What's the real value of New York's real estate industry?

We often take for granted how important real estate is to New York City’s success. New York City’s income-producing properties provide the largest portion of locally generated taxes to the City’s budget and create tens of thousands of good paying jobs.

Property taxes from income-producing (real estate and other real estate related taxes on Class 3, 4 and the rental properties in Class 2) represent 34 percent of the total taxes collected or $14.525 billion, according to a recent Real Estate Board of New York analysis of City’s tax revenues for fiscal year 2014. Total taxes from income-producing real property are greater than sales and personal income taxes combined.   

In addition to contributing the largest portion of locally generated taxes to the City’s budget, income-producing properties represent a sizable amount of mid-wage professions throughout the State. Data from the Bureau of Labor Statistics reveals that the real estate industry, not including construction, averaged approximately 155,000 jobs in 2012, with an annual wage per employee of over $60,000. In New York City alone, the real estate industry employs about 65,000 members of 32BJ SEIU, the largest property service workers union in the Country. 32BJ’s standard annual wages and benefits based on their most recent contracts are approximately $67,500 in commercial buildings and $64,000 in apartment buildings, according to the Realty Advisory Board on Labor Relations.  

As the City continues to struggle with high unemployment rates relative to the rest of the State and Country, it is important that the City employs policies that encourage and sustain job growth. Income-producing real property is a vital component in the City’s economy as an essential source of tax revenue for the City budget and good paying jobs. Given this critical role, we need to focus on expanding the real estate industry with public policy proposals that enhance the growth while continuing to fund City’s basic services, such as fire, police, sanitation, and schools.

In other REBNY News:

The Commercial Brokerage Division Seminar Committee presents “Is West the Best?” A Seminar on the Development of the Far West Side from 8-10 am on Tuesday, Oct. 15, 2013 in the Mendik Education Center at REBNY, 570 Lexington Ave. Join us for a panel discussion about the attractiveness of the planned large scale re-development on the Far West Side of Manhattan. Ann Weisbrod, President of the Hudson Yards Development Corporation, will lead the discussion and inform attendees about what exactly is taking place there and what are some of the most important benefits and features that are drawing developers, investors, tenants and ultimately home owners, renters, shoppers and tourists to the area. She will be joined by panelists Todd Kahn, General Counsel SVP at Coach; Dean J. Shapiro, Managing Director of Oxford Properties; and Philip Wharton, SVP of Development at Brookfield Properties Corp. REBNY members are $10 and non-members are $15. Register online at www.REBNY.com. For more information, email djones@rebny.com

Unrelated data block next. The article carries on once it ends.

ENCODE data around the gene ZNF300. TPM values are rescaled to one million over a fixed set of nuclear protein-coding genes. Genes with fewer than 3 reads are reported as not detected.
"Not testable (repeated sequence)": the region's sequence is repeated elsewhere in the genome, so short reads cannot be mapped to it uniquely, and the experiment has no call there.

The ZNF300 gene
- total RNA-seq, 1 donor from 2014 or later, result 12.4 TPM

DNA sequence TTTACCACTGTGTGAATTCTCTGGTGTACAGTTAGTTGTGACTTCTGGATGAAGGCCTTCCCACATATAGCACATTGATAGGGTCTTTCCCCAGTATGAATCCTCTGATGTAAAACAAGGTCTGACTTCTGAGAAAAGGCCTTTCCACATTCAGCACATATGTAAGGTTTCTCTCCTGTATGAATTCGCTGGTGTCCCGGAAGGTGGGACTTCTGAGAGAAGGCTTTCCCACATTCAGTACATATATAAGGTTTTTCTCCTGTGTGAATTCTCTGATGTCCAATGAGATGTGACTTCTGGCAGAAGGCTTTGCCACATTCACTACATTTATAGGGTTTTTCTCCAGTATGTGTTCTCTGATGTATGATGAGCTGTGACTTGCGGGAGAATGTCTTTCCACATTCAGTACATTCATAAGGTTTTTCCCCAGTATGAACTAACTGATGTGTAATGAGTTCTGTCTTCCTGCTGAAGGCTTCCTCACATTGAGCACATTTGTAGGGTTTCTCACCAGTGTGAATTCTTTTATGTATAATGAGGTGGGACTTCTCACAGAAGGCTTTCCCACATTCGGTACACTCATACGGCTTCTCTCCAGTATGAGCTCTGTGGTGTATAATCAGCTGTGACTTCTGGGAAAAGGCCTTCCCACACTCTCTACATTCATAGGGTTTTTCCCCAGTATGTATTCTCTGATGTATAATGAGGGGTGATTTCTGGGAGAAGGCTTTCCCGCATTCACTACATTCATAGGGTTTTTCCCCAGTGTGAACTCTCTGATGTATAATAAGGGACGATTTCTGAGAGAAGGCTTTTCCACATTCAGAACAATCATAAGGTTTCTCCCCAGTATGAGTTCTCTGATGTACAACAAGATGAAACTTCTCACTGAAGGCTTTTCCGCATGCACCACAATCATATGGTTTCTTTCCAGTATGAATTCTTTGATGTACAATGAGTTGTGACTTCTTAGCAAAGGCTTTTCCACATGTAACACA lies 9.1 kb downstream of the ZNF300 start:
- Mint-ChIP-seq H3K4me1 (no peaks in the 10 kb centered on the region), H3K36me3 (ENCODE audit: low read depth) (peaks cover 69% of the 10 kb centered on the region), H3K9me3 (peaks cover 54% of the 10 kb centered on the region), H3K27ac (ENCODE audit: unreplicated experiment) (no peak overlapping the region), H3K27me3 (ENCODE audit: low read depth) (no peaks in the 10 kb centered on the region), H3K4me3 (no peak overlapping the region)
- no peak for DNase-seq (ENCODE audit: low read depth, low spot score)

The New York City Housing Authority (NYCHA) requested we remind REBNY members that the NYCHA has issued a Request For Expressions of Interest (RFEI) for 14 development sites on 8 NYCHA developments in Manhattan, south of 110th Street, and that proposals are due by November 18, 2013. All of the sites are as-of-right with regard to the residential development that is contemplated. Several would require a ULURP only for a commercial overlay to permit stores on the ground floor. RFEI also wanted to remind our members that while they explicitly reserve the right to hold a subsequent round of submissions, participation may be restricted to first round submitters. Moreover, NYCHA may designate a developer based on its RFEI submission and forgo another round. You may download needed documents by going to www.nyc.gov/nycha and clicking on “Preserving Public Housing.” Then click on “Land Lease Opportunity” and then “RFEI” for the documents. For more information, contact REBNY’s Michael Slattery at mslattery@rebny.com.